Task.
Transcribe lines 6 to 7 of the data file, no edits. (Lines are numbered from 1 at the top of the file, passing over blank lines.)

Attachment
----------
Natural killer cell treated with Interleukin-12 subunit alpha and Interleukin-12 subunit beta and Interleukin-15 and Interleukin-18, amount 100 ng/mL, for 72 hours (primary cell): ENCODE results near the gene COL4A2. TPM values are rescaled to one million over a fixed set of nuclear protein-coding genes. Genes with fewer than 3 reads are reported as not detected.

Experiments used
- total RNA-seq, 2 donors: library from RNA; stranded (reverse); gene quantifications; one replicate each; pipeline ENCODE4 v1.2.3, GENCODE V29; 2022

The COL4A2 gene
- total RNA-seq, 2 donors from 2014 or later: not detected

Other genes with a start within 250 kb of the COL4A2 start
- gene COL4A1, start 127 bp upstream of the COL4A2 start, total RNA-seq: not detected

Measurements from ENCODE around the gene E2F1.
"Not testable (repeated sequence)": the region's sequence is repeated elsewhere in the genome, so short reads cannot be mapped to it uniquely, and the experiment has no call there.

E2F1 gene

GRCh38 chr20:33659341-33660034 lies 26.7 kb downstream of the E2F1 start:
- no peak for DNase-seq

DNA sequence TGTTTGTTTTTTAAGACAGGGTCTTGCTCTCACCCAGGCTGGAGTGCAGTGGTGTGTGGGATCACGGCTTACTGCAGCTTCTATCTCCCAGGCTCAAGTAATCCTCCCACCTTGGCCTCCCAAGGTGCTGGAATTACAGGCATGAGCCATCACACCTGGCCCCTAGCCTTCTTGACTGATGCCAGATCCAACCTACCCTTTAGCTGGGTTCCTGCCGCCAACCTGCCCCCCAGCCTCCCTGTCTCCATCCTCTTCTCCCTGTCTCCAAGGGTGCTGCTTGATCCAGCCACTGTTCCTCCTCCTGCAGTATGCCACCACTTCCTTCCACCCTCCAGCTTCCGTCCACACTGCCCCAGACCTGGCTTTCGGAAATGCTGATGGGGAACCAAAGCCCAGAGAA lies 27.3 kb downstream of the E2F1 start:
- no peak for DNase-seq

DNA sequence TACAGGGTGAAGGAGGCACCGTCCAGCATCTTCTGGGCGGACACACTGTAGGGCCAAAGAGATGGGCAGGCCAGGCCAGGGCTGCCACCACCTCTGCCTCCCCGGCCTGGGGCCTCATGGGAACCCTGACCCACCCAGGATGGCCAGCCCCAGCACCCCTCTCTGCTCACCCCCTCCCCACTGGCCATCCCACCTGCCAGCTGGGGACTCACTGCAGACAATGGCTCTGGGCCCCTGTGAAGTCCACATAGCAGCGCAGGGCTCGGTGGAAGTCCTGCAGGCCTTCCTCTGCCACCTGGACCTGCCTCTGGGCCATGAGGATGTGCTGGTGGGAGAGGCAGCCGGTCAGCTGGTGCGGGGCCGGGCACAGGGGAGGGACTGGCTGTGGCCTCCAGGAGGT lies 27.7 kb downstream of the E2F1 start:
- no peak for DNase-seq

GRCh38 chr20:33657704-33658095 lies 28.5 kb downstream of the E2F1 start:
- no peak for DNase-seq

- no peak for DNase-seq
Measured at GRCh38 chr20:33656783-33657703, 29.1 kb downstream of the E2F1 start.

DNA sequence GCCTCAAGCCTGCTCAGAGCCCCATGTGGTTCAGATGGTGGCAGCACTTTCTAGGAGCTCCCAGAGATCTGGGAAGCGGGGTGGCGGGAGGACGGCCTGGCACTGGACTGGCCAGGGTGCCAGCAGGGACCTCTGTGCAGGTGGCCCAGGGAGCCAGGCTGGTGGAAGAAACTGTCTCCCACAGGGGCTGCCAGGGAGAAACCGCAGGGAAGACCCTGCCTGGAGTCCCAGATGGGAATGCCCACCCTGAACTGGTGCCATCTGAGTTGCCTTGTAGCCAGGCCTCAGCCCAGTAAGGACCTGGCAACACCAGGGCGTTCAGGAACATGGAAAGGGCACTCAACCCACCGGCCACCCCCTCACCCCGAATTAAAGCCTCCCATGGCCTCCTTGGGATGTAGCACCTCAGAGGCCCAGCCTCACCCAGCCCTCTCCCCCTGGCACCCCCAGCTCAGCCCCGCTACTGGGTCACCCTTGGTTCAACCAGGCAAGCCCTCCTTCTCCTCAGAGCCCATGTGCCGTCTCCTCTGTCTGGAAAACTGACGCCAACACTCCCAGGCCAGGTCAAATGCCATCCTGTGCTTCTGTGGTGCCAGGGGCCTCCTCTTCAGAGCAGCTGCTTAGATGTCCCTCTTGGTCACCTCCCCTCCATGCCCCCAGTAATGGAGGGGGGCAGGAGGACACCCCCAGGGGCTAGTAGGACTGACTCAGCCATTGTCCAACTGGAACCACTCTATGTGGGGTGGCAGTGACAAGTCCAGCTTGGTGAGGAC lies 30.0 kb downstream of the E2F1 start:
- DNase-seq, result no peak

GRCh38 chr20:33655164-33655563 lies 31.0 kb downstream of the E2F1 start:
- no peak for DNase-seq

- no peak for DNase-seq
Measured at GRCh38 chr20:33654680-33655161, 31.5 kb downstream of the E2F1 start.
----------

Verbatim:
Other genes with a start within 250 kb of the COL4A2 start
- gene COL4A1, start 127 bp upstream of the COL4A2 start, total RNA-seq: not detected